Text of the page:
What causes an antibiotic allergy?

Immune activation. The body recognizes foreign substances as invaders at time and will immunologically react against them. Antibiotics, especially in certain categories, will unite with bodily chemicals and become more likely to generate an immune response. When this happens, an allergy sets up. This would only be annoying except the reaction can be extreme and even shut down the lungs.

Related Questions

Does having an antibiotic drip while in labor cause antibiotic allergies in the baby being born?

No. There are several reasons why your doctor might recommend antibiotics in labor. This is common for gbs (group b strep) infections and if there is a concern for other infections during labor. The recommended antibiotics are safe and are not associated with allergies to medications later in life. Read more...
Antibiotics prevent. Antibiotics are given to help prevent transmitting a possible infection to the baby. The risks and benefits of all drugs given to a women who is pregnant need to be determined and discussed with her. Read more...
No. The antibiotics given are to prevent a horrible newborn infection called group b strep. This exposure is not associated with allergies as the children grow up. Read more...
Unlikely. There is no data which suggests that maternal antibiotics administered during labor predispose an infant to antibiotic allergy. Read more...
No. If anything, fetuses are more likely to tolerate substances that their mother received during pregnancy - not become allergic to them. Antibiotics in labor are a major progress in decreasing perinatal mortality and are vastly safer than risky for any given mother-infant pair. Having said that, allergic reactions are inherently unpredictable and poorly understood. Read more...
No. A child's immune system doesn't really "wake up" until several months after birth, so exposure to allergens in utero will not lead to specific allergies in the child. Read more...

What increases my risk of getting an antibiotic allergy?

Exposure = Risk. Inappropriate/excessive use of antibiotics has multiple potentially negative effects one of which is the increased risk of sensitization, allergy to the medication. Read more...

How do I know if I should be concerned about a possible antibiotic allergy?

Antbiotic allergy. After cessation of the antibiotic the reaction usually subsides. Occasionally medication is required for a severe reaction. You may require a different antibiotic to treat the infection. Read more...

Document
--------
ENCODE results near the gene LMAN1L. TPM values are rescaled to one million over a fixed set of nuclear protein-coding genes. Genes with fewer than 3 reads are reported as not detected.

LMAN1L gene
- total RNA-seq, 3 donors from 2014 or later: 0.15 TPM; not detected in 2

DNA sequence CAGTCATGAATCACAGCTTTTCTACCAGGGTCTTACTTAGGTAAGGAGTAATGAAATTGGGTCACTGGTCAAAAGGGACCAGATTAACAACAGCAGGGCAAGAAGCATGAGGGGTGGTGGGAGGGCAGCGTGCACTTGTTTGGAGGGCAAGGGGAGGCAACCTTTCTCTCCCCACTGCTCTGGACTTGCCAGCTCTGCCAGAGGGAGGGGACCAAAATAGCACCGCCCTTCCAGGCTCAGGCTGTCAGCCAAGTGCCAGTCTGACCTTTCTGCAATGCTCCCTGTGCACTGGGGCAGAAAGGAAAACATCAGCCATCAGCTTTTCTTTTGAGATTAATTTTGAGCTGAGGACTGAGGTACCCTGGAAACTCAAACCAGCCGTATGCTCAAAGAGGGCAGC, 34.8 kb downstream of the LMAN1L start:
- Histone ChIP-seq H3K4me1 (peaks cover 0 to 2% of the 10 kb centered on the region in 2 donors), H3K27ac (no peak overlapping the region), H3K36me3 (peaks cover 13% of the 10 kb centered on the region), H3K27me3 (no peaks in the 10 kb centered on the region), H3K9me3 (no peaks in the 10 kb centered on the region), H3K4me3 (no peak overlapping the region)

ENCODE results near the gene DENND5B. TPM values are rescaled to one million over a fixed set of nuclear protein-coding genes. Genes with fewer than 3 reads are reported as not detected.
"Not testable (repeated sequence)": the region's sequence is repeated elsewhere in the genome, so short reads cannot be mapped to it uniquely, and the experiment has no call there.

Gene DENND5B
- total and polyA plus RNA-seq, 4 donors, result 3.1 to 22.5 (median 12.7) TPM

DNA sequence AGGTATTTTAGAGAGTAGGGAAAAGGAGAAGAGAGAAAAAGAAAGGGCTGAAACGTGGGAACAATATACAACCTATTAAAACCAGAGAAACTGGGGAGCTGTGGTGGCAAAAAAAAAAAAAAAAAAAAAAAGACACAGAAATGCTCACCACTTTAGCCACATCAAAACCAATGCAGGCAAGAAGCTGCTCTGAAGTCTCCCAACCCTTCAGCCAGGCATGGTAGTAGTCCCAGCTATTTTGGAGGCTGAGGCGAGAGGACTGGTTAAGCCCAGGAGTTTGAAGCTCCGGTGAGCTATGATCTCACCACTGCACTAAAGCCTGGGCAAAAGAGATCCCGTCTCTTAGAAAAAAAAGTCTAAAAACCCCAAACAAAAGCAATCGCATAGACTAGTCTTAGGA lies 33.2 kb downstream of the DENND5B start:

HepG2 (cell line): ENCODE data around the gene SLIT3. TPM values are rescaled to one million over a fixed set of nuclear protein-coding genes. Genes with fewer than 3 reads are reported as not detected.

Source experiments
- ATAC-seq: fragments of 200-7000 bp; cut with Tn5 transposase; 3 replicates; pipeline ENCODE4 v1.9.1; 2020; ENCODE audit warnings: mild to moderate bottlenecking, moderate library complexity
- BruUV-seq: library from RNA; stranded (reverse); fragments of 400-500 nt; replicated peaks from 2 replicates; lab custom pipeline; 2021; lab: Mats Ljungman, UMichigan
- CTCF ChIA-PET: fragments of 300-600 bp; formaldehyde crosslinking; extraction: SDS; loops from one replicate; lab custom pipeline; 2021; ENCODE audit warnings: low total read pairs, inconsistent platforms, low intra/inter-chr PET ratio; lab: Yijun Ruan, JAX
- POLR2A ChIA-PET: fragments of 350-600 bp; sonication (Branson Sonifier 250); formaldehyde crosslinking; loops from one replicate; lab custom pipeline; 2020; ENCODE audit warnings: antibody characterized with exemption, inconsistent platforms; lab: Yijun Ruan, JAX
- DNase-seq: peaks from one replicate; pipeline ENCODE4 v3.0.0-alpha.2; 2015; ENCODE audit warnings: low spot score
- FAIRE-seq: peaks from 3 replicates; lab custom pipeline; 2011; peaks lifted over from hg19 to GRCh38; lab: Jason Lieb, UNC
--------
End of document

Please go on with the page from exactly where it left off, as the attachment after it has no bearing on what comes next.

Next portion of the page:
I was diagnosed with an antibiotic allergies at a young age. Recent testing failed to prove if I'm really allergic. Can an oral challenge test help?

Drug allergy. Most of the time there is no true allergy to a certain drug, rather and adverse drug reaction interpreted as an allergy, yet we cannot speculate. I'm not sure what kind of allergy testing you had that failed, and why do you want to go for an oral challenge if there is a safer antibiotic alternative that you aren't allergic to. If necessary, consult an allergist,check aaaai.org for one in your area. Read more...

Can you test for antibiotic allergies?

Yes. Yes, however it is somewhat limited. The only fda approved antibiotic that we can skin test for is penicillin. It is tested in small amounts by scratch testing and then small amounts are injected, in increasing doses. Finally if these are negative a small oral dose is given. It is important to test for possible pencillin allergy as this is still an effective, inexpensive antibiotic. Read more...
Yes. But blood testing is not at all accurate. True testing requires a drug provocation challenge through an allergist trained in this method. Call the allergist you are seeing and find out if they do them, since many do not. Read more...

Antibiotic allergy or something else, if your rash comes 2 days after your last dose?

Delayed reaction. Some allergies may be of delayed onset. Also it's possible that another medication has combined with the first own to cause the symptoms. Last, sun exposure may cause skin changes while taking certain medications (photophobia). Read more...